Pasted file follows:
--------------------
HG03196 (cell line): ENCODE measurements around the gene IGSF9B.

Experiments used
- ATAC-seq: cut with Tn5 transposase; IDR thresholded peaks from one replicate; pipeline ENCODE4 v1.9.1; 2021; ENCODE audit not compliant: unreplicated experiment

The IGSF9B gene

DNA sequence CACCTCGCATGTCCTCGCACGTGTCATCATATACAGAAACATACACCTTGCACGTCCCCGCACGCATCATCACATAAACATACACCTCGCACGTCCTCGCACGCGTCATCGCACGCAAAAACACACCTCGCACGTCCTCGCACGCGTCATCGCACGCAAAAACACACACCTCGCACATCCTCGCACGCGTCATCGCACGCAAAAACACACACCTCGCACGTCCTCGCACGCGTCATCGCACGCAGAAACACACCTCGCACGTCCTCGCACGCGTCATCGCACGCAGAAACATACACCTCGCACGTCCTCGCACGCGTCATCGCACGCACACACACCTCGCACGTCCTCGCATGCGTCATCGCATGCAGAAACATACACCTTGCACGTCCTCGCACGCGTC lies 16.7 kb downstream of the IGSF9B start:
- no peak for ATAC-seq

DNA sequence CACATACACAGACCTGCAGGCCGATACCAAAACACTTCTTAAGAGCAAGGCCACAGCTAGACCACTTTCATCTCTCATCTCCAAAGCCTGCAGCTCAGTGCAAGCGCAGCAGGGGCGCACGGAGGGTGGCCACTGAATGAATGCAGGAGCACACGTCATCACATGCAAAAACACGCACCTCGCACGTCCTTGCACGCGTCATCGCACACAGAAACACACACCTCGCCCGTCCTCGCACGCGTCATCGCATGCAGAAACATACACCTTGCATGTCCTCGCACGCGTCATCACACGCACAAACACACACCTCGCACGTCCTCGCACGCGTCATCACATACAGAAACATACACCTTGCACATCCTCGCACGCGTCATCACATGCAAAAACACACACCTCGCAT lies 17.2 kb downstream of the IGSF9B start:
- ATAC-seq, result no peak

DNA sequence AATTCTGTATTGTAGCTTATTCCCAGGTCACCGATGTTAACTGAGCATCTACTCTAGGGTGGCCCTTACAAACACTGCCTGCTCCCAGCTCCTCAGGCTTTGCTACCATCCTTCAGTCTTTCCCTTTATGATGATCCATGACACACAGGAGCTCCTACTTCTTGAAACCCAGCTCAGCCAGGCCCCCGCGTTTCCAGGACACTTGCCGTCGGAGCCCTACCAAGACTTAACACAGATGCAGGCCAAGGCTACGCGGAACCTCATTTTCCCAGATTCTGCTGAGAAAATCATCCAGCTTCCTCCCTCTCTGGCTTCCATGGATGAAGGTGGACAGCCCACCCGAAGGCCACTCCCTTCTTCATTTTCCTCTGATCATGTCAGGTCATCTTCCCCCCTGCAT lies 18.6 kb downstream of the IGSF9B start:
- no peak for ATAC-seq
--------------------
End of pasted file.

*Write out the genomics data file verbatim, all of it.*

HG03196 (cell line): ENCODE measurements around the gene IGSF9B.

Experiments used
- ATAC-seq: cut with Tn5 transposase; IDR thresholded peaks from one replicate; pipeline ENCODE4 v1.9.1; 2021; ENCODE audit not compliant: unreplicated experiment

The IGSF9B gene

DNA sequence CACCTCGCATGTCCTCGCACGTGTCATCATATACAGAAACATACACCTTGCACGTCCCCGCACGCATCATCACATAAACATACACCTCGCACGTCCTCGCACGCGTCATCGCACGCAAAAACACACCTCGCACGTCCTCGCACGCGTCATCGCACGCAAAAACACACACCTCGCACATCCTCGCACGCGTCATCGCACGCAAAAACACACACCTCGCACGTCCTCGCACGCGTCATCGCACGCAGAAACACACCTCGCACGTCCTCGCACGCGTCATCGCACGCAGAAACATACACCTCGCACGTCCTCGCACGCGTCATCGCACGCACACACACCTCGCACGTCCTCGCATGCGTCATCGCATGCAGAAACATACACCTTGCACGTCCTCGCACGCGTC lies 16.7 kb downstream of the IGSF9B start:
- no peak for ATAC-seq

DNA sequence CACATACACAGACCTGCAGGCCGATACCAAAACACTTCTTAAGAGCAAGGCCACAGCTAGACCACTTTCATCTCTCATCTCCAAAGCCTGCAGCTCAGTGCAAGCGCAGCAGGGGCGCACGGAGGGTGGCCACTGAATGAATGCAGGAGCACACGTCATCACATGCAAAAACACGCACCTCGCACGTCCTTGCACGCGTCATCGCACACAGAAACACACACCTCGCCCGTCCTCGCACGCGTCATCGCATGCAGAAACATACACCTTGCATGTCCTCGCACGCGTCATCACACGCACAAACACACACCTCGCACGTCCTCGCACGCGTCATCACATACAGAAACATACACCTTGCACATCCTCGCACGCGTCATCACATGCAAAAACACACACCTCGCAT lies 17.2 kb downstream of the IGSF9B start:
- ATAC-seq, result no peak

DNA sequence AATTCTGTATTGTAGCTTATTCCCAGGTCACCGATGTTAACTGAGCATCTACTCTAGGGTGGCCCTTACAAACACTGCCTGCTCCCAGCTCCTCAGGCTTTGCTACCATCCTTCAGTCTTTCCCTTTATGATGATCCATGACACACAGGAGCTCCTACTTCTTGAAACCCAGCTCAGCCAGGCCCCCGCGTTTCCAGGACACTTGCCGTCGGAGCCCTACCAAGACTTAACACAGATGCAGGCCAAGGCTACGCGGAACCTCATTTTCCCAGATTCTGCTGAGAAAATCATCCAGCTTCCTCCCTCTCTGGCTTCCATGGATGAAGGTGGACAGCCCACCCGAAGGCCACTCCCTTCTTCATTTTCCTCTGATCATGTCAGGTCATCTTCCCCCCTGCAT lies 18.6 kb downstream of the IGSF9B start:
- no peak for ATAC-seq